"Why can't you teach us something we need to know for work?" The question comes from my "vocational" English class, who take their title a little too literally and don't want to read a novel.
"Because I want you to think more deeply and form opinions.Because I want us to explore our humanity." I say. They don't look convinced.
I try again. "Because when you're at a party no one wants to hear you talk about your job!"
"Have you ever even been to a party, Miss?" one boy asks. "I can only picture you sitting at home planning more work for us to do."
Here I am trying to convince these young adults on the brink of beginning their working lives that we are so much more than our job titles and yet they cannot see who I am beyond mine.
Teachers often have an image problem. Picturing us in our out-of-school-lives - let alone having fun - requires a big leap of the imagination for many students.
And this image problem works both ways. It's easy to see our students as challenges: how do we get them to behave? To acquire a new skill? To complete a task? We can sometimes forget that they have out-of-school-lives, too.
One morning I enter the classroom to find only eight of my vocational students. The rest are off doing something that will definitely help them with their future jobs.
We begin by discussing the protagonist's father in the novel that I've eventually persuaded them to read. He is an angry man with a drinking problem who calls his son a "gutless wonder".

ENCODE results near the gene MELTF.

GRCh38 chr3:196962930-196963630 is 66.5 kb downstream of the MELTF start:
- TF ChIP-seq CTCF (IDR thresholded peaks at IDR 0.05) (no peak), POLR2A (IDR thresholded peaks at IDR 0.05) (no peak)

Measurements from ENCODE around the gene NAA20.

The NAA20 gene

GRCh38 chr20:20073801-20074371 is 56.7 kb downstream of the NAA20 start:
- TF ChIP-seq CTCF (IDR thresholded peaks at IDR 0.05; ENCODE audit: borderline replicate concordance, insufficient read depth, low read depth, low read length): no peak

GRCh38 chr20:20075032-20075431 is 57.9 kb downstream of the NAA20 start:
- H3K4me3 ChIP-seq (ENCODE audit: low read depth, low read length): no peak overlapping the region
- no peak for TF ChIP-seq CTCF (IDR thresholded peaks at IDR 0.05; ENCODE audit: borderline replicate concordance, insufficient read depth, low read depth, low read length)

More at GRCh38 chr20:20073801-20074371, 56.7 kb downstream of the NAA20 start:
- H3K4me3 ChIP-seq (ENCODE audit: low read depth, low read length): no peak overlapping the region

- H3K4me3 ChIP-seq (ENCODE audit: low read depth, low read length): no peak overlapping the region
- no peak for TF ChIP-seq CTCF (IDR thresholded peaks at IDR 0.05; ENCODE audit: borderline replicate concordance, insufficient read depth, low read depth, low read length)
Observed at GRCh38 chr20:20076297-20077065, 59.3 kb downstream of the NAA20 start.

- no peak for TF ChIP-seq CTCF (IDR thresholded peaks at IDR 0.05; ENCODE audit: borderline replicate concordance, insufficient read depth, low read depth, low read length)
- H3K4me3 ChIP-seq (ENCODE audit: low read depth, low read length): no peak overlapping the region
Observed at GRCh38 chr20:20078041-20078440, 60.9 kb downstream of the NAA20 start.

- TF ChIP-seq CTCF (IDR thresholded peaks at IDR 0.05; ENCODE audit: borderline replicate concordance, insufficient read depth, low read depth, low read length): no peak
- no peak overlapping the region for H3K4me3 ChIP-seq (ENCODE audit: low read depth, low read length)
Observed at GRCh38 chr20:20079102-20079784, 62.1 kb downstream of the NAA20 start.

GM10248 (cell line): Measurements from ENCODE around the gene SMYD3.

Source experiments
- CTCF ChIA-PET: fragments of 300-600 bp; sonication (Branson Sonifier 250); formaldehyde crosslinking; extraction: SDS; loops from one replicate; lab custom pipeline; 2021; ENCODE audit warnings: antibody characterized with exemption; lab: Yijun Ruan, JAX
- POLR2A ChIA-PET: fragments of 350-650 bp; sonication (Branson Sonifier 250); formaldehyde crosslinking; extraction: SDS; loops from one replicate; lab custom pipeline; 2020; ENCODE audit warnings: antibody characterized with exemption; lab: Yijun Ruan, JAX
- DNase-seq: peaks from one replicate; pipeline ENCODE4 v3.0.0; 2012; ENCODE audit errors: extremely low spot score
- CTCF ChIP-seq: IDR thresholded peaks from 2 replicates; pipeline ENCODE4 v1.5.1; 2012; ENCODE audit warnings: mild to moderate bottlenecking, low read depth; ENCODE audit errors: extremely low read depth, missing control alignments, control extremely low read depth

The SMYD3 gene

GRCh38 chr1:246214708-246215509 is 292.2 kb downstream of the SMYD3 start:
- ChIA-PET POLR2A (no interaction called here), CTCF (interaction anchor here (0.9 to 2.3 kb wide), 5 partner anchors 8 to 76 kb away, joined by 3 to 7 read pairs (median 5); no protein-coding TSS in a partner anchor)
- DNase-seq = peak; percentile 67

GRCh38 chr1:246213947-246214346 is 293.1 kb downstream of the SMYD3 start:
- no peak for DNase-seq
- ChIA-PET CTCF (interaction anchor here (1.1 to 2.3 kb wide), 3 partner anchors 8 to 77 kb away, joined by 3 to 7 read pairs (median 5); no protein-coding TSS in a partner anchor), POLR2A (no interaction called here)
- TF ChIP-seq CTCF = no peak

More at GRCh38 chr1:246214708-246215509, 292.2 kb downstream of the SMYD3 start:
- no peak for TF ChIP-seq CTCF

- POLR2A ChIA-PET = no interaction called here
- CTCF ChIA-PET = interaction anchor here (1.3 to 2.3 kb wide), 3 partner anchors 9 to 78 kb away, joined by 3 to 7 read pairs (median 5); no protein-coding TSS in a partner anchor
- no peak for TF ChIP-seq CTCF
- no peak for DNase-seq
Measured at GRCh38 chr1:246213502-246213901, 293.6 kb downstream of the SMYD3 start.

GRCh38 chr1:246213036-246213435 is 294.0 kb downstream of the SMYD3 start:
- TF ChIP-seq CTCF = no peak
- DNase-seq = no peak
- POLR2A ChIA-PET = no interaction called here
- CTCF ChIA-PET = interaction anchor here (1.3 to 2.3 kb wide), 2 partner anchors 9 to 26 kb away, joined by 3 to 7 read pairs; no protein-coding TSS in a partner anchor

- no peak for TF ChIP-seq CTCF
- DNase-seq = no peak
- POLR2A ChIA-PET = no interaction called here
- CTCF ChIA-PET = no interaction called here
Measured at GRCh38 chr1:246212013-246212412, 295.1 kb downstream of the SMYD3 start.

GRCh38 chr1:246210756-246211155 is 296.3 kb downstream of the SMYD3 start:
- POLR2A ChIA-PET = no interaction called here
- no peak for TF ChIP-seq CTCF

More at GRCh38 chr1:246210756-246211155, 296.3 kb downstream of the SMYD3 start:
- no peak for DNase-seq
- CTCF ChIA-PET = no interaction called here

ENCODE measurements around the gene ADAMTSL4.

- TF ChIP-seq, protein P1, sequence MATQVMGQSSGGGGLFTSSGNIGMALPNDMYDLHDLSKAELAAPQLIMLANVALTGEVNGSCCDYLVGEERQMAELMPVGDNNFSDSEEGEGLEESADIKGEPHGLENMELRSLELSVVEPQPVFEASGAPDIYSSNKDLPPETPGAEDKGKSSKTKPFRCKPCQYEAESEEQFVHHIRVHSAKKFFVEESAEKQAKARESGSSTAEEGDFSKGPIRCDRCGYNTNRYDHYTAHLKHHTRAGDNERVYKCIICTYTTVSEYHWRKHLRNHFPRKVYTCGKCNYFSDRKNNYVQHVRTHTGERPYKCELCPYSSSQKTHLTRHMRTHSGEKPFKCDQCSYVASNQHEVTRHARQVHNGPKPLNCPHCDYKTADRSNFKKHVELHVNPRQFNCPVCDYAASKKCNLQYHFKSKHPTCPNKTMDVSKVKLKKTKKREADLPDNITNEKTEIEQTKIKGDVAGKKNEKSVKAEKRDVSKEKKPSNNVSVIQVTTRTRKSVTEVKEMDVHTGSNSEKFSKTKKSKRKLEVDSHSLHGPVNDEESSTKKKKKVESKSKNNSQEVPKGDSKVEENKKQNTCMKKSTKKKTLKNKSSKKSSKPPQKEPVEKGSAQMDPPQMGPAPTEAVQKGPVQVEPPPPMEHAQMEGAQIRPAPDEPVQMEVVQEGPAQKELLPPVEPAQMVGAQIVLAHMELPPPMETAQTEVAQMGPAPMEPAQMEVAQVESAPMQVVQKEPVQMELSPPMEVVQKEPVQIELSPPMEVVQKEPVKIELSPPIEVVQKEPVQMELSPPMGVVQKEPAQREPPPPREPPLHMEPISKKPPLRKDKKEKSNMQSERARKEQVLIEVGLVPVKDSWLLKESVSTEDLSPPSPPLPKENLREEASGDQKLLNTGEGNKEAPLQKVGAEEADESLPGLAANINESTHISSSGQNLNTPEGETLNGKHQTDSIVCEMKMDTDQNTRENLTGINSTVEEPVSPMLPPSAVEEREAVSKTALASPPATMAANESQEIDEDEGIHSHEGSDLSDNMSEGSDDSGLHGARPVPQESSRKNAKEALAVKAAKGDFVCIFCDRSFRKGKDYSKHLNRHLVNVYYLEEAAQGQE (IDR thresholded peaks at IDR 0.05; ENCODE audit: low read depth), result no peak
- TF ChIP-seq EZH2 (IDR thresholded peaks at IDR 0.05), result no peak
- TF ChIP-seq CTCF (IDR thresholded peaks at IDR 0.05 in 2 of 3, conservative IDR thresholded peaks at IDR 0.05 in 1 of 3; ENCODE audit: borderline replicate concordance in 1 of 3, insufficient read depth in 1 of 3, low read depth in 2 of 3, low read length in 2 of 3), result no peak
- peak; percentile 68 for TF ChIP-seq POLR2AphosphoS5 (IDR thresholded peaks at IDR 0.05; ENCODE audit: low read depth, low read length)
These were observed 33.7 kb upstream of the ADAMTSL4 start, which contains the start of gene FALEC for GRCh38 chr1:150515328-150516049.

"He sounds like my dad - always at the pub. I have to cook my own dinner," says a boy - the same one who can't picture me at a party. "Except I'd be happy with `gutless wonder'; I get `I wish you'd never been born' and worse."
"Yeah, this kid needs to harden up, Miss," a girl agrees. "If he was in my dad's family, a fight would mean fence pickets and guns."
She goes on to explain that her grandfather was once a member of a violent biker gang with links to organised crime - think Sons of Anarchy - and her own father worked hard to escape that life. I chuck the novel to one side and talk to the class instead.
Each student has a story to tell about their father, whether they are present or absent. There is a lot of hardship and sadness in their tales, but never any self-pity.
I am fascinated, touched and above all honoured that my students are sharing such personal experiences with me.
I refrain from crying triumphantly, "See, this is what happens when you read a good book!" and just quietly cherish this moment in which my reluctant readerskeen jobseekers and I have interacted as fellow human beings. And just to prove that I'm not the boring old teacher they think I am, I extend the deadline for their essays.
Ellie Ward teaches English at a high school in a small coastal town in Western Australia